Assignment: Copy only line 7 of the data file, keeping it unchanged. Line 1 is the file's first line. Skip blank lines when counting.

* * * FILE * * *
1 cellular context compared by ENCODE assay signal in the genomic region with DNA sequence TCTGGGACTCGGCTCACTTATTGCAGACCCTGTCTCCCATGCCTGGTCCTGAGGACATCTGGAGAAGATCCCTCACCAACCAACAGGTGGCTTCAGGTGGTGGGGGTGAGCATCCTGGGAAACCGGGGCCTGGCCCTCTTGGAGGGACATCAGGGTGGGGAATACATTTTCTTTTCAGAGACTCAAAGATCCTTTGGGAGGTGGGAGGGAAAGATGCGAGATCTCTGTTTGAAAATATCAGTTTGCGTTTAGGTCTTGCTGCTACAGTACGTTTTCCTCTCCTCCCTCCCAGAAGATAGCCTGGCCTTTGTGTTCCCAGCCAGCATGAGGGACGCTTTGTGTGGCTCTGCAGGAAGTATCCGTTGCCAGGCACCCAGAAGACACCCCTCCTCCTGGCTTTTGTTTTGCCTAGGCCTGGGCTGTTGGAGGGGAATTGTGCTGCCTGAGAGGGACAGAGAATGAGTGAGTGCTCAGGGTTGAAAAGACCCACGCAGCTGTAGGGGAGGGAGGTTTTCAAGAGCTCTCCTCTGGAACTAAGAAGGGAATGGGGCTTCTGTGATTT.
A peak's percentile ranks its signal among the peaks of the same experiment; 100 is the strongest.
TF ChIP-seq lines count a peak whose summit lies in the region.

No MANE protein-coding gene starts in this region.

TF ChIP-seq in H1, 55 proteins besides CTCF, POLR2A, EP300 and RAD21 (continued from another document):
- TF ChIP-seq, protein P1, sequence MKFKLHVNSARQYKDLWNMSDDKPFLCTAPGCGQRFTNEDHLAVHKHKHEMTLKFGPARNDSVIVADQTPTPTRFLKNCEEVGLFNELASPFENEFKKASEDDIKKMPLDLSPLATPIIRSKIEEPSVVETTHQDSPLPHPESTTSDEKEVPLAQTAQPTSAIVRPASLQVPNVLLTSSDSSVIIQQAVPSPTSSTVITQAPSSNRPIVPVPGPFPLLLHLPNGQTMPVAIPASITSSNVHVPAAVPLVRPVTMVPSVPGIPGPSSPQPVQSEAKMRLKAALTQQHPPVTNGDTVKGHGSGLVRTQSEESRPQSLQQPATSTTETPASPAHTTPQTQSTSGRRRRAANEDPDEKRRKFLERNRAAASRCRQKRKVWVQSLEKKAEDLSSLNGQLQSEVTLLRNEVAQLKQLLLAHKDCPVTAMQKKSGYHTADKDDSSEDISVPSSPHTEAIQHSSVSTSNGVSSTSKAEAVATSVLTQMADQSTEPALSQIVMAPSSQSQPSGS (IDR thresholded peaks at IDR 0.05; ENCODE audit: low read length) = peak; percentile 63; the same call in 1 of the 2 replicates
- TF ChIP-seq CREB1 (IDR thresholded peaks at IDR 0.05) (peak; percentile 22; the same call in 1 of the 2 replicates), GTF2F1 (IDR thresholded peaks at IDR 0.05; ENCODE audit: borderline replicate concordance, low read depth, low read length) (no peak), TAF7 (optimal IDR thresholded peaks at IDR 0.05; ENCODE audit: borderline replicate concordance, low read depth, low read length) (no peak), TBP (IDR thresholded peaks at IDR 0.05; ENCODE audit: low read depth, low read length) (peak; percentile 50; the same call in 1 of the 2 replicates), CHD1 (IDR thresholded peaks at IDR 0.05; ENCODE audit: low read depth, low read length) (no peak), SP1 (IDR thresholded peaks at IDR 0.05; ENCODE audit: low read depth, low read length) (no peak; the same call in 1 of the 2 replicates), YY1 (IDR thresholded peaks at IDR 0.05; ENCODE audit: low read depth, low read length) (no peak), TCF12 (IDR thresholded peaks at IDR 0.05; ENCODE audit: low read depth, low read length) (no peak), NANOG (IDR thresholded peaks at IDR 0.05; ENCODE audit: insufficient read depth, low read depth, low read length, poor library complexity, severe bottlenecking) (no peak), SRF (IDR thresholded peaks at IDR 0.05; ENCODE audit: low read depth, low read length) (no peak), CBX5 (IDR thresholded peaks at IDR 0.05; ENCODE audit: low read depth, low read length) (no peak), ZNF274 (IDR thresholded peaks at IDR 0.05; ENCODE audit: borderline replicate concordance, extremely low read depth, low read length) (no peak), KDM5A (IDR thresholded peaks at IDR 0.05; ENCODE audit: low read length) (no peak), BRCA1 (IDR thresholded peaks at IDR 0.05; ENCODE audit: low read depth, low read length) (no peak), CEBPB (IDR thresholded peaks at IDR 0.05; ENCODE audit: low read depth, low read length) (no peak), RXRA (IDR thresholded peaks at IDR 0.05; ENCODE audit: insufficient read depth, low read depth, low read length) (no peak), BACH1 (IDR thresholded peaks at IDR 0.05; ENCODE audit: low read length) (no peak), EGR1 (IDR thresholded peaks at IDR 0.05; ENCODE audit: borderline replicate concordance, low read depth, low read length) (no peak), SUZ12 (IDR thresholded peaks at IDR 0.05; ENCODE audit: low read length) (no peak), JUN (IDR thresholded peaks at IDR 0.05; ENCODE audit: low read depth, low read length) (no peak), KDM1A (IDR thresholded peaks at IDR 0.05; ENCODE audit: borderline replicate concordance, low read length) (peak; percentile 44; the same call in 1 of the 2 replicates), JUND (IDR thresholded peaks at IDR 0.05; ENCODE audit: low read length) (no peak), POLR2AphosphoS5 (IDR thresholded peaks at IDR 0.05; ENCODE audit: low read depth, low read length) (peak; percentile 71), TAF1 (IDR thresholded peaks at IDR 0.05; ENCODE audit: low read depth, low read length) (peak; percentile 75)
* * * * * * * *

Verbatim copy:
- TF ChIP-seq CREB1 (IDR thresholded peaks at IDR 0.05) (peak; percentile 22; the same call in 1 of the 2 replicates), GTF2F1 (IDR thresholded peaks at IDR 0.05; ENCODE audit: borderline replicate concordance, low read depth, low read length) (no peak), TAF7 (optimal IDR thresholded peaks at IDR 0.05; ENCODE audit: borderline replicate concordance, low read depth, low read length) (no peak), TBP (IDR thresholded peaks at IDR 0.05; ENCODE audit: low read depth, low read length) (peak; percentile 50; the same call in 1 of the 2 replicates), CHD1 (IDR thresholded peaks at IDR 0.05; ENCODE audit: low read depth, low read length) (no peak), SP1 (IDR thresholded peaks at IDR 0.05; ENCODE audit: low read depth, low read length) (no peak; the same call in 1 of the 2 replicates), YY1 (IDR thresholded peaks at IDR 0.05; ENCODE audit: low read depth, low read length) (no peak), TCF12 (IDR thresholded peaks at IDR 0.05; ENCODE audit: low read depth, low read length) (no peak), NANOG (IDR thresholded peaks at IDR 0.05; ENCODE audit: insufficient read depth, low read depth, low read length, poor library complexity, severe bottlenecking) (no peak), SRF (IDR thresholded peaks at IDR 0.05; ENCODE audit: low read depth, low read length) (no peak), CBX5 (IDR thresholded peaks at IDR 0.05; ENCODE audit: low read depth, low read length) (no peak), ZNF274 (IDR thresholded peaks at IDR 0.05; ENCODE audit: borderline replicate concordance, extremely low read depth, low read length) (no peak), KDM5A (IDR thresholded peaks at IDR 0.05; ENCODE audit: low read length) (no peak), BRCA1 (IDR thresholded peaks at IDR 0.05; ENCODE audit: low read depth, low read length) (no peak), CEBPB (IDR thresholded peaks at IDR 0.05; ENCODE audit: low read depth, low read length) (no peak), RXRA (IDR thresholded peaks at IDR 0.05; ENCODE audit: insufficient read depth, low read depth, low read length) (no peak), BACH1 (IDR thresholded peaks at IDR 0.05; ENCODE audit: low read length) (no peak), EGR1 (IDR thresholded peaks at IDR 0.05; ENCODE audit: borderline replicate concordance, low read depth, low read length) (no peak), SUZ12 (IDR thresholded peaks at IDR 0.05; ENCODE audit: low read length) (no peak), JUN (IDR thresholded peaks at IDR 0.05; ENCODE audit: low read depth, low read length) (no peak), KDM1A (IDR thresholded peaks at IDR 0.05; ENCODE audit: borderline replicate concordance, low read length) (peak; percentile 44; the same call in 1 of the 2 replicates), JUND (IDR thresholded peaks at IDR 0.05; ENCODE audit: low read length) (no peak), POLR2AphosphoS5 (IDR thresholded peaks at IDR 0.05; ENCODE audit: low read depth, low read length) (peak; percentile 71), TAF1 (IDR thresholded peaks at IDR 0.05; ENCODE audit: low read depth, low read length) (peak; percentile 75)